The saddle is built upon a frame known as the tree. Traditionally, the tree was made of beech wood. Many trees are made of laminated wood which is bonded under pressure and formed in a mould. Fibre-glass is often used for making racing saddles.
The spring tree has two pieces of light steel set so as to link the front and rear portions of the tree on their undersides. The springs allow the tree to ‘give’ with body pressure, which is an important factor if the saddle is to be used for jumping. A ridged saddle without springs is found on ‘show’ saddles, and children’s saddles. A spring saddle is undoubtedly the best choice if the main consideration is a comfortable ride.
Figure 1: The Saddle
The tree is the most vulnerable part of the saddle, and may break if the saddle is dropped and, more probably, if the horse rolls while wearing a saddle.
A broken tree is liable to injure the horse’s back while it is rolling; or, if it is ridden under a saddle with a broken tree, pieces of wood and steel, piercing the leather, may wound the horse.
Stirrup bars are fitted to the tree and should be forged. Cast stirrup bars are the sign of a cheap saddle and should be avoided. The metal may be identified by the words ‘Forged’ or ‘Cast’ stamped on the bars. Forged bars should be used because they are stronger than cast ones. The stirrup bars are usually hinged at the end with a safety catch. The catch should be down when riding so that should the rider fall and a foot be caught in the stirrup, the stirrup leather will disengage from the stirrup bar.
Figure 2: The Saddle (underneath)
A saddle may have a full panel, or it may be cut with a half-panel. (The design shown in the diagram). The half-panel design has a sweat flap that reaches almost to the bottom of the saddle flaps.
The lining is usually made of leather which is long lasting and can be kept clean.
Figure 3: Saddle and Labels
TYPES OF SADDLE
· The show saddle
This has straight cut flaps, so that the horse’s shoulders may be shown off, and tends to keep the rider’s legs straight.
· The dressage saddle
This is similar to the showing saddle. The flap is not as straight as that of the showing saddle. There is no knee roll, and it has a half-flap so that the rider’s legs may be in contact with the horse’s sides. It has long girth straps and is usually fitted with a shorter than usual girth.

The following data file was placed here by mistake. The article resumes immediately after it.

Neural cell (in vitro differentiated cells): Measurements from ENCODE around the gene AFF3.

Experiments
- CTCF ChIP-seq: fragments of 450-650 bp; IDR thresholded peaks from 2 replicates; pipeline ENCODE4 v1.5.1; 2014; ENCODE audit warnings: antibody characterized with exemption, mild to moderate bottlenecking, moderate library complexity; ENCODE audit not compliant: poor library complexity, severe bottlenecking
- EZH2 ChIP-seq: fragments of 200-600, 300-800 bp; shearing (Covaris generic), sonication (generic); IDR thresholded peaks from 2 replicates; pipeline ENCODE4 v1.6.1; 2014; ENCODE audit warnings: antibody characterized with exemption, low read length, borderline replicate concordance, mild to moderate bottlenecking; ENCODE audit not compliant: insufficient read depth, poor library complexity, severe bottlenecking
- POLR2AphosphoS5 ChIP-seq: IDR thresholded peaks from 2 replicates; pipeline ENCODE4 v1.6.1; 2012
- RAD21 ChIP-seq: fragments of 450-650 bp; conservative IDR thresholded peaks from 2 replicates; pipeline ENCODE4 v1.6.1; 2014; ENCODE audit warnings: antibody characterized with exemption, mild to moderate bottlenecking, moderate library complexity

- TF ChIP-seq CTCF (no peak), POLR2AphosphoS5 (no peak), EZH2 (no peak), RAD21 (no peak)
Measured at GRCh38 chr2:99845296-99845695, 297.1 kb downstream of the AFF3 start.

· The jumping saddle
This has a deeper seat than the saddles we have considered above. Knee rolls are fitted, and the flaps are cut forward so that the rider can easily maintain the forward seat for jumping. The inference is that a rider who is jumping will usually have slightly shorter stirrups than would be the case for hacking.
· Racing saddle
This is very light. Even the panel is reduced in size to keep it light. It is used with a surcingle that lies over the saddle when the horse is being raced.
· General purpose saddle
This saddle has features that mark a compromise between the jumping saddle and the show saddle. It is obviously designed to offer the rider a saddle suitable for jumping or for every day riding.
· Side saddle
This is designed to allow the rider to sit safely with both legs on the same side of the horse. It has a flat seat, one stirrup and two horns or pommels. The upper one or fixed head is used to support the right leg, while the lower pommel or leaping head is used as an emergency grip.
Figure 4: Side Saddles
This is the cheapest kind of saddle and is rarely available in this country. It is very comfortable to ride but is unsuitable for competition work, for polo or racing. The saddle may be used for hacking and is popular for children’s ponies.
FITTING A SADDLE
Great care must be taken to ensure that the saddle fits properly since a badly fitting saddle will hurt
the horse’s back and may cause irreparable harm. Whenever a saddle is bought, it must be tried on the horse before the deal is finalised.
A correctly fitted saddle will impose no weight on the horse’s loins, and will exert no pressure on the horse’s spine. The pommel will stand well above the horse’s withers, so that you can get your hand between the front of the saddle and the horse’s withers. The rider’s weight will be evenly distributed on the horse’s back muscles, and the shoulder muscles and shoulder blades should not be hampered by the saddle. The saddle must also fit the rider. A saddle that is too small will result in the rider seeming to overflow the cantle, while a saddle that is too big will cause the rider to float about. It must be noted that the saddle must be of the correct weight for the horse or pony.
ACCESSORIES TO SADDLES
These are made of various materials and fit under the saddle. Numnahs are fitted when a saddle is less than a perfect fit, to protect the horse’s back from harm (being galled), and to improve the appearance of the horse when it has been tacked up. Numnahs may be made of sheepskin, foam rubber, nylon and felt.
These must be strong and comfortable, thus accommodating the need for the rider’s safety and the well-being of the horse. A weak girth might break and endanger the rider, usually at a moment of stress and a rubbing or abrasive girth will gall the horse.
The following types are common:
- Webbing: When webbing girths are used, they should be used in pairs so that should one break, the other will hold until the snapped one can be replaced;
- Leather: These are expensive but strong.They are comfortable so long as they are kept clean and supple, but this entails a certain amount of hard work;